Part 2, continued from part 1 We stayed that night at a chain hotel in the suburbs of NÃ®mes. I was amused to note that French suburbs look exactly like American ones, with strip malls, motels, and fast-food joints (and many more MacDonald’s than we have in Italy). The main difference is that the signs Read More…
Part 2, continued from part 1
We stayed that night at a chain hotel in the suburbs of NÃ®mes. I was amused to note that French suburbs look exactly like American ones, with strip malls, motels, and fast-food joints (and many more MacDonald’s than we have in Italy). The main difference is that the signs are in French.
Easter Sunday started with a panic: we were almost out of gas, and couldn’t find a manned, open gas station. There were some automated ones, but they would not take cash, only French bank or credit cards (at least they had signs saying so). We drove around in a state of increasing nerves and bad temper for nearly an hour before finally finding a BP station with a live cashier.
Travel Tip: Always be sure to fill the gas tank the day BEFORE any major holiday.
After that, we were so irritated with NÃ®mes that we did not, after all, stop to see its perfectly-preserved Roman arena, but drove on to Spain. Somewhere along the way we ate the remains of our patÃ© and cheese at a roadside rest stop, along with a fresh baguette purchased at a truck stop – one thing to be said for France is that it is impossible NOT to find a fresh baguette, any day of the year.
At the truck stop I saw a lovely scene that I will forever regret not being quick enough to photograph: a burly, pot-bellied trucker in a muscle shirt and shorts, seated at a table in front of his huge truck, lovingly grooming a tiny Yorkshire terrier.
There is now no passport control at the France-Spain border, though the structures still exist and everyone slowed down on the French sides, for reasons unclear. Of course the highway signs all changed language, which caused me to reflect that, in a world with no political boundaries, such abrupt changes would be highly artificial – rather than sharply split languages, we would likely see a continuum of dialects. The Catalans protest that Castillian Spanish is an “imposed idiom” in their region, but I couldn’t detect a huge difference between the two. My impression was later confirmed by Enrico’s mathematical colleagues, Javier and Maria, who are not originally from Catalunya but said they could understand the language perfectly after only a few months there. Their three daughters are schooled in Catalan, with Spanish and English as secondary languages.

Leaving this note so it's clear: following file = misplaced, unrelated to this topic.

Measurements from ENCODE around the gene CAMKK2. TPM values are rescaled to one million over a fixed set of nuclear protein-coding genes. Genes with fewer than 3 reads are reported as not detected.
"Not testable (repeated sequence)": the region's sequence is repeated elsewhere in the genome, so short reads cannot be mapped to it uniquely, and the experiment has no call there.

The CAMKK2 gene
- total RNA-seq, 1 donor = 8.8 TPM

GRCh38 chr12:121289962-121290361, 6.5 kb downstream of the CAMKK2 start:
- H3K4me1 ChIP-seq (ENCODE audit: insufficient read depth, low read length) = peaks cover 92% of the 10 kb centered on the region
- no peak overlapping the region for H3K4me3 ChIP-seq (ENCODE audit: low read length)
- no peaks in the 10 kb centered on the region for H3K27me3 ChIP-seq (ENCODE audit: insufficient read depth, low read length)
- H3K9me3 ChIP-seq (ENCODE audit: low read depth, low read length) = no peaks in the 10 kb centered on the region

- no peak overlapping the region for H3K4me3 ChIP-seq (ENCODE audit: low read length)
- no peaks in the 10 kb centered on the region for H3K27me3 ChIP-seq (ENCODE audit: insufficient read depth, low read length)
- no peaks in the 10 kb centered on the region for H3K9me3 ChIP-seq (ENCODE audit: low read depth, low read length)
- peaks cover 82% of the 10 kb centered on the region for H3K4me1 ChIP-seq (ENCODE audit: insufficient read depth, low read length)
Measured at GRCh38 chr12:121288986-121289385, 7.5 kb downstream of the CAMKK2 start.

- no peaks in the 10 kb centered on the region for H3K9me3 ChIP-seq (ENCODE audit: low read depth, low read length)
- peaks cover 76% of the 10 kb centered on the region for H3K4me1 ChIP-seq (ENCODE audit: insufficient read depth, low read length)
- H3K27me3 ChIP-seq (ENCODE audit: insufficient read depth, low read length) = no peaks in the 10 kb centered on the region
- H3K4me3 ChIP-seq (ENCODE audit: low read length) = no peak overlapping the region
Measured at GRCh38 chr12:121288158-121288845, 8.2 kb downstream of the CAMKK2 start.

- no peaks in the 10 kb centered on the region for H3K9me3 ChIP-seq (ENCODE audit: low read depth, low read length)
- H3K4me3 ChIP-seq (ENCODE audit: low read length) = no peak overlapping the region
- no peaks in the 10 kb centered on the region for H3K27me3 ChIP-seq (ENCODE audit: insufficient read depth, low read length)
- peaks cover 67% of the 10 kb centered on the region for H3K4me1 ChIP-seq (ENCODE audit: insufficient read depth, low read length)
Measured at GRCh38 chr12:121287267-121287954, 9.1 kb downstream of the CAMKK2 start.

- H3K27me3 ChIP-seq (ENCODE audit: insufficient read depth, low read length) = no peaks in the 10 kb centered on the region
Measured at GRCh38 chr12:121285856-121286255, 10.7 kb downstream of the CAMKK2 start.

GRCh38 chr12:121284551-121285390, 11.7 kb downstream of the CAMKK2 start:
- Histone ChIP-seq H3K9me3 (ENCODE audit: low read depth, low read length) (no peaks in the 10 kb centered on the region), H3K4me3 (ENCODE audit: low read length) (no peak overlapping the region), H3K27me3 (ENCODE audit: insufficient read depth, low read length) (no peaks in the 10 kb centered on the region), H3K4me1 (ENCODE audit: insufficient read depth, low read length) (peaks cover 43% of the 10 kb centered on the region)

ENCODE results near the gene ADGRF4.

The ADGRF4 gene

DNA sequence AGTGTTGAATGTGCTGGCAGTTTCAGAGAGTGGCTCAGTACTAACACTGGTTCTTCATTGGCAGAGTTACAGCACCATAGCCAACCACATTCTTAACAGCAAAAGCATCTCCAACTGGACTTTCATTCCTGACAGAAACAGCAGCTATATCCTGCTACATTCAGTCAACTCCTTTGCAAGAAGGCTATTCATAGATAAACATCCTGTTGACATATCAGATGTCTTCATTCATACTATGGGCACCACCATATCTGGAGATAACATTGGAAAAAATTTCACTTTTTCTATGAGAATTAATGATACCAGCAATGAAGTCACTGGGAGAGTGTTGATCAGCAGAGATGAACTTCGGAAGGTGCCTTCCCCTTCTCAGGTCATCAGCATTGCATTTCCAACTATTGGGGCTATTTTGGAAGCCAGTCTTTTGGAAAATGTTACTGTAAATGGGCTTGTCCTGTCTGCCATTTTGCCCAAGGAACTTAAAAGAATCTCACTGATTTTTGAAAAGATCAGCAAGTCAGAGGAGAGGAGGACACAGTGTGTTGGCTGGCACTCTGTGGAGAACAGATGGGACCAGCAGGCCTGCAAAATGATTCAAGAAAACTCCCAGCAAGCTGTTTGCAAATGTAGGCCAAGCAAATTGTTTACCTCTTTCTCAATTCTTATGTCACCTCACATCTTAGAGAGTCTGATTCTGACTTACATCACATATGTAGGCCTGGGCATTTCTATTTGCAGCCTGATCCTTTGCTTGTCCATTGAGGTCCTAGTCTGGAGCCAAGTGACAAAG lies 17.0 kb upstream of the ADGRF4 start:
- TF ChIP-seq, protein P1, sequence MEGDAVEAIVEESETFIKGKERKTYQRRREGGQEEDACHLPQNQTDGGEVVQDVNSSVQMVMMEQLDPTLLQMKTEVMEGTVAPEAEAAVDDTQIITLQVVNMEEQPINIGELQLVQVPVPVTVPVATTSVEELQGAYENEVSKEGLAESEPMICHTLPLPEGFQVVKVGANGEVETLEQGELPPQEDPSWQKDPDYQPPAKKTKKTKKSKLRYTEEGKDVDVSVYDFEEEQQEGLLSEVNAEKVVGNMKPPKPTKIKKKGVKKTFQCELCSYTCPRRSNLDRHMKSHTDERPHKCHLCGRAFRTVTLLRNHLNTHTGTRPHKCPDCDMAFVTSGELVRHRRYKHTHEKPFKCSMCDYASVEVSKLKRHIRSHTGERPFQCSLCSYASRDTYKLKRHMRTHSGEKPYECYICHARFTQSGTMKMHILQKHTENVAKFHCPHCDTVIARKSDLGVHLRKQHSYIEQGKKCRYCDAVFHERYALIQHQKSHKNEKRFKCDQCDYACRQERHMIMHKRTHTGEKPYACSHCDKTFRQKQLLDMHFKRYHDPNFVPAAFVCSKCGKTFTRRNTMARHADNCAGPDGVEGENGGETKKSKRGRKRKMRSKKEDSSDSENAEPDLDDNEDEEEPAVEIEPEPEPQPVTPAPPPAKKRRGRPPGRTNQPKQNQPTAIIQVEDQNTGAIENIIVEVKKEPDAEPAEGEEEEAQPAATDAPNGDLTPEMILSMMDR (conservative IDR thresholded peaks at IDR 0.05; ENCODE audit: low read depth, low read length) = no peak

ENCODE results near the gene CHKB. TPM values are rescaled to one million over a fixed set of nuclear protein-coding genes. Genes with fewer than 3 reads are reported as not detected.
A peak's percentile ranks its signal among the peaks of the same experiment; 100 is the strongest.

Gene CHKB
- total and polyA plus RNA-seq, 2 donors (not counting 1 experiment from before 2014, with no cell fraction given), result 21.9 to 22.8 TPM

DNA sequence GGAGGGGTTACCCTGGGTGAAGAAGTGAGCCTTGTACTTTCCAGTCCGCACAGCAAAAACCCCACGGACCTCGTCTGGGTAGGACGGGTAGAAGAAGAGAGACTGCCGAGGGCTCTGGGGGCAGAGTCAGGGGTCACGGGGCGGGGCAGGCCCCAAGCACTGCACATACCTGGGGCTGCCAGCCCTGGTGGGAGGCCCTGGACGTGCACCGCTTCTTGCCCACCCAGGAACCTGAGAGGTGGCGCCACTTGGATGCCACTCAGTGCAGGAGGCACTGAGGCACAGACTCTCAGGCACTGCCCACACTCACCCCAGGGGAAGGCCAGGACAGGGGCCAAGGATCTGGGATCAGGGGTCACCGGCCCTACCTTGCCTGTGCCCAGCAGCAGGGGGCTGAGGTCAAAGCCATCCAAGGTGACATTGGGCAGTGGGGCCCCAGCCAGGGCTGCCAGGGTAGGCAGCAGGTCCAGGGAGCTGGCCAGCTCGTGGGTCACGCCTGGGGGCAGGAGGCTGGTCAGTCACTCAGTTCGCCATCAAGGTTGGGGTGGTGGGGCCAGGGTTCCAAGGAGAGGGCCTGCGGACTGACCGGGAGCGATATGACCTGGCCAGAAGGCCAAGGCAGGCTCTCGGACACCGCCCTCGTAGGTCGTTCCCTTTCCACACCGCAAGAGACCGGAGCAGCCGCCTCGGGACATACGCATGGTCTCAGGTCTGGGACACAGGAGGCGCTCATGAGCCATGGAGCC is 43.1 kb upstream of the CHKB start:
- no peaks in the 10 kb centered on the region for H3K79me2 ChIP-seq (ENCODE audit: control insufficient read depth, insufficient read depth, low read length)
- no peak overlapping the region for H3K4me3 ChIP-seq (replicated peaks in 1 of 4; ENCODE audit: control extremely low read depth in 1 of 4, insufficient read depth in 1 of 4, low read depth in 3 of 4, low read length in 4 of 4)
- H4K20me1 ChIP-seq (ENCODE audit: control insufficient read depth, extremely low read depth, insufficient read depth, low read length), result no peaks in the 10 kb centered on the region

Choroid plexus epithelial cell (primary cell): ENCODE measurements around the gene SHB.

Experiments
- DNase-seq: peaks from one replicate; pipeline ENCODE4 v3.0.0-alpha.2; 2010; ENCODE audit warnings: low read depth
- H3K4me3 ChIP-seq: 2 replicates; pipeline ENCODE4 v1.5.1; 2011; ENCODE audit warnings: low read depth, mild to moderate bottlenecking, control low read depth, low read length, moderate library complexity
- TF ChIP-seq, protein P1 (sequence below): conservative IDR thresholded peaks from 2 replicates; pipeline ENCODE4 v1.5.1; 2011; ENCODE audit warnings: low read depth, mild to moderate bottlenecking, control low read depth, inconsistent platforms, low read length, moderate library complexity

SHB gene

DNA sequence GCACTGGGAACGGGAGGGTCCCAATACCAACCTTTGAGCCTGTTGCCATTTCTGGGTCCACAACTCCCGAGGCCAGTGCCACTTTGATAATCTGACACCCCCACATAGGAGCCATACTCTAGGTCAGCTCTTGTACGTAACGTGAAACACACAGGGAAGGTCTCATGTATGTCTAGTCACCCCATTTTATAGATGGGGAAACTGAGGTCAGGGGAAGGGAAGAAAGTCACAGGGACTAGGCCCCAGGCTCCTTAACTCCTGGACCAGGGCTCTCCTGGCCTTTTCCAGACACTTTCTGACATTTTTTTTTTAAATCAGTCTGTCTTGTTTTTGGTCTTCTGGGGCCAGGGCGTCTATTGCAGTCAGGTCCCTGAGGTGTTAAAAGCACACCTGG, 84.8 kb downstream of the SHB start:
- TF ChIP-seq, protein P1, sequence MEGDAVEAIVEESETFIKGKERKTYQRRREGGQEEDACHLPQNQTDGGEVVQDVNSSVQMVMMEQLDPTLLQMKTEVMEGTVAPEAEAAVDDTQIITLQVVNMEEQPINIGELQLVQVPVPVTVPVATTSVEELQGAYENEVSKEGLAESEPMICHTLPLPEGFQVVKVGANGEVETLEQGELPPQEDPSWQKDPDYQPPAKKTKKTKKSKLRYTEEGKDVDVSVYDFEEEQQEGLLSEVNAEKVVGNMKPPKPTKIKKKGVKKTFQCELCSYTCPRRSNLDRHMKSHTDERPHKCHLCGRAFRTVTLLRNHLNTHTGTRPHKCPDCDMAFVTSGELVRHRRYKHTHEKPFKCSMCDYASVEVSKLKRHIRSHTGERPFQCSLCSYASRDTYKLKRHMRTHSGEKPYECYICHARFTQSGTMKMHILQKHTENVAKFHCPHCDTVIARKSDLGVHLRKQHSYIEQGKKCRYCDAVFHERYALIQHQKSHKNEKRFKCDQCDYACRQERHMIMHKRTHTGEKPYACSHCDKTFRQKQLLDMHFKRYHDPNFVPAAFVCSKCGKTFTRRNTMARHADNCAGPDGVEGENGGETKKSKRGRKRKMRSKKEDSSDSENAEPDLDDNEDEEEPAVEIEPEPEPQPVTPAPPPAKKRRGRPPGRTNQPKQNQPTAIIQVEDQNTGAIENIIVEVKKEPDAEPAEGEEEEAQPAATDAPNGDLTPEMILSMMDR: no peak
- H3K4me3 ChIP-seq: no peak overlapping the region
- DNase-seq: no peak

We spent the night in San Feliu de Guixols, at the Eden Roc hotel, whose claims to fame are a stunning location on top of big red rocks on the sea, easy access to golf and tennis, and an attached “health center” offering massages, sauna, ayurvedic treatments, etc. This last interested me, but the center was booked solid, so we didn’t get to enjoy any of these services. The hotel owner gave us a discount to compensate for this disappointment, and warmly urged us to come back again. The included buffet dinner was good, the included breakfast somewhat less so (awful coffee – it takes a lot to make up for that).
The bed, or rather, the bed/pillow combination, was also uncomfortable. American hotels give you so many pillows that you have to push some of them off the bed to make room to sleep. Most European hotels (at least in the categories we can afford) give you one pillow, so flat as to be nearly non-existent. I sleep on my side, and these pillows don’t give me enough lift to get the weight off my shoulder joint, so I get very sore. I guess I will have to start bringing my own pillow – something I have seen Americans inexplicably do even at well-stocked American hotels!
Travel Tip: If you’re fussy about sleeping comfort, bring your own pillow.